Trying Something New: Telemark Skiing, the Original Ski Method 2
Author thumbnail By James Chen, DCSki Columnist

The best part about skiing at local areas is that they are local. Resorts like Liberty and Whitetail are an easy day trip for Washington and Baltimore area residents. Resorts like Timberline, Wisp and Seven Springs are a weekend away without spending more time on the roads than the slopes. Of course, the downside is limited terrain and verticals far short of their Rocky Mountain, Sierra Nevada and Wasatch Mountain counterparts. So with budget-busting airfares out west and the drought in California serving as impediments to “big mountain” country, what’s a local skier looking for some new challenges to do? I found the answer recently in trying a new-to-me type of skiing: telemark.

Cutting telemark turns on Liberty Mountain’s Heavenly trail. Photo by Eric Williams.

For those who have never heard of it, telemark skiing is the original ski technique. Invented in the 1800s by the father of modern skiing, Sondre Norheim, telemark is the oldest form of skiing combining the best of modern alpine skiing and cross country. Telemark skiing’s name originated from Norheim’s hometown of Telemark, Norway. Equipment usually consists of a plastic shell boot with a duck-type bill in front and bellows at the forefoot (this latter feature allows flexing at the toe area), and alpine-type skis with a binding that holds the boot firmly at the duck bill and a cable around the heel, but leaving the heel free to lift.

Telemark boots, by the way, are significantly more comfortable than traditional alpine boots with natural flex built into the boot through the bellows. Telemark skiing technique involves flexing the uphill ski with the knee nearly bending down towards the ski while the downhill ski leg is bent under the skier’s hips. As I explained to a friend of mine, telemark turns are like going downhill by doing knee lunges the whole way down! It’s a heck of a quad workout.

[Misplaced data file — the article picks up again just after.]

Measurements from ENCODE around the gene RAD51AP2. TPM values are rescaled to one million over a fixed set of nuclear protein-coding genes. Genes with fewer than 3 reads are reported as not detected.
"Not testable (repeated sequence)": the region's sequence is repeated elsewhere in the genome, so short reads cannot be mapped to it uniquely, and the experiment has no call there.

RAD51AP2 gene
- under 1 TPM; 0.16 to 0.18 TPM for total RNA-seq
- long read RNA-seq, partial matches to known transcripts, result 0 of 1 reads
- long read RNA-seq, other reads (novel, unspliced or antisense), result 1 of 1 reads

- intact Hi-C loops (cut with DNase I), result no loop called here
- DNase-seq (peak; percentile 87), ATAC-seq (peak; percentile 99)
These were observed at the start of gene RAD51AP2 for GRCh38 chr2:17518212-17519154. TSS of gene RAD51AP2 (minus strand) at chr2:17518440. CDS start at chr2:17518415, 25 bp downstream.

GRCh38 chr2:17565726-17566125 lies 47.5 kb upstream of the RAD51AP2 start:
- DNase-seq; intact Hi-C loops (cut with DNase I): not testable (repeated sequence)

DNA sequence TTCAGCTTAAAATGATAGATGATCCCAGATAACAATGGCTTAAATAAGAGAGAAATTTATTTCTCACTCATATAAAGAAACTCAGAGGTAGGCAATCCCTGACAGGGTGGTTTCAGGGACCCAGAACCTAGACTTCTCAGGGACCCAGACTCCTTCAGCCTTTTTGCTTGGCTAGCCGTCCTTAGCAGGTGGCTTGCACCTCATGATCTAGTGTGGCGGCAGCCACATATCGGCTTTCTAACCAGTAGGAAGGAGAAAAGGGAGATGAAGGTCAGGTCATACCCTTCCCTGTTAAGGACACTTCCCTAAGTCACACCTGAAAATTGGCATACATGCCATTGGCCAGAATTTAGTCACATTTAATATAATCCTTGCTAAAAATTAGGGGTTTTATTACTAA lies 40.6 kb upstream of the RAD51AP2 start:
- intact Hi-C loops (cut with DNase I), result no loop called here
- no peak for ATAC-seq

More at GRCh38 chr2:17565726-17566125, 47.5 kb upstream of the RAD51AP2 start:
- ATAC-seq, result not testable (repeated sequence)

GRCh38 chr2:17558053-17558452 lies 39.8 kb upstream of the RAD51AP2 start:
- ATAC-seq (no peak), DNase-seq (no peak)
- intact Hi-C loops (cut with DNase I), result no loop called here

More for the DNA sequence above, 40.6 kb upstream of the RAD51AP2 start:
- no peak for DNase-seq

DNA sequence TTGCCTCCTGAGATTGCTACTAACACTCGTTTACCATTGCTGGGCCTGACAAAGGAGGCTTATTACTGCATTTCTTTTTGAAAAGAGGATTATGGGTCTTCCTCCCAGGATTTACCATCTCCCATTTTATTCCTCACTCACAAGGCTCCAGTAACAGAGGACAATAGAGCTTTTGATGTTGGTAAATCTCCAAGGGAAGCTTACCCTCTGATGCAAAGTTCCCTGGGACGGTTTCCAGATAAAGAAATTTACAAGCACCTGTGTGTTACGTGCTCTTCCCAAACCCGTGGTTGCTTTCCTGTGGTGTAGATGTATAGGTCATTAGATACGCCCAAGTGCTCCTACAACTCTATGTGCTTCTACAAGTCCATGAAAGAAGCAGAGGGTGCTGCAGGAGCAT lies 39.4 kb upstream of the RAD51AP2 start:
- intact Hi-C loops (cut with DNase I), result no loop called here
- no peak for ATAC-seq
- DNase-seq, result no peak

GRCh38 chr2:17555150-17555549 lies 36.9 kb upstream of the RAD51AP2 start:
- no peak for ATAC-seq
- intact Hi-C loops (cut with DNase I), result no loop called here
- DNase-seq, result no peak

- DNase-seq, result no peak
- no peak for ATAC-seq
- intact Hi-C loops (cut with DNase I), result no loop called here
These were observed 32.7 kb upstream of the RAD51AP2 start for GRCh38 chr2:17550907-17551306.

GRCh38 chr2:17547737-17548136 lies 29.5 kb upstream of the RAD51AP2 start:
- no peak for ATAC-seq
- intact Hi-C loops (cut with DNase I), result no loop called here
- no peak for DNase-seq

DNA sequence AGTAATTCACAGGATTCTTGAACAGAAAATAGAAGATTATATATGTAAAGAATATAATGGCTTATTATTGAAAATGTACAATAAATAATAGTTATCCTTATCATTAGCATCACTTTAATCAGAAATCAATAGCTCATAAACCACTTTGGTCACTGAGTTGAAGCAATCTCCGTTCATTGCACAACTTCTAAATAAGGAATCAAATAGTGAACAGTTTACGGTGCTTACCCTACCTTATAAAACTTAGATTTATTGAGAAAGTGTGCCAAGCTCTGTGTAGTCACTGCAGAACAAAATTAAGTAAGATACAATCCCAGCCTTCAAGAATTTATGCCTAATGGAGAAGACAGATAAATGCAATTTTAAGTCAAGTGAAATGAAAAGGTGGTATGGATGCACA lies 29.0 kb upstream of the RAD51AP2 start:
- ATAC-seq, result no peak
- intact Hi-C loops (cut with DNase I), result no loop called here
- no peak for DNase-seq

I first tried skiing’s oldest technique several years ago at Stratton Mountain, Vermont where telemark equipment is nearly as common as alpine gear. Shops specializing in telemark rental equipment are fairly easy to find. After a single session with friends (also Liberty Patrollers), I was hooked. Granted, this did involve a lot of falling and a lot of laughing at each other, but the style was unique and challenging. Later the next season, I purchased a set of Scarpa T2X boots from a well-known, small Eastern outdoor sports shop (on clearance!).

Over the course of several seasons, using borrowed skis with telemark bindings, I learned that getting the hang of this style of skiing involves learning how to ski all over again. For example, while challenging, I was able to pick up the fundamentals of tele-turns my first time out — at least when turning left. Turning right, on the other hand, was nearly impossible without rocking my heels back and doing a traditional alpine skid turn. I later found out that this is typical. The dominant leg for most skiers allows for picking up one turn, but not the other — at least at first.

Not being a quitter and enjoying this new challenge, I’ve kept at it over the course of a number of day trips through several seasons to the point where I can now make “tele-turns” (both left and right) on several of the runs at Liberty. Shortly after my first season, I invested in a pair of secondhand telemark skis/bindings and have loved going out on them every possible chance since.

Telemarking with fellow off-duty patroller, Lisa S., on Lower Strata. Photo by Eric Williams.

I will say that telemark skiing has given me a new appreciation for the challenges available at Pennsylvania’s Liberty Mountain Resort. Dipsy Doodle is no longer avoided and runs like Whitney’s Way, Heavenly and Lower Strata felt all new. After a couple of seasons in on this new technique, I’m still only skiing blue and black runs at Liberty (including Upper Ultra). However, I’m nowhere near ready to try the bumps of lower Eastwind or even think about the upper stretches of the double blacks of Upper Eastwind or Strata. And, of course, I’m still strengthening my technique and increasing my proficiency. It is nice to know that challenges still abound for long-time skiers of the Mid-Atlantic Region!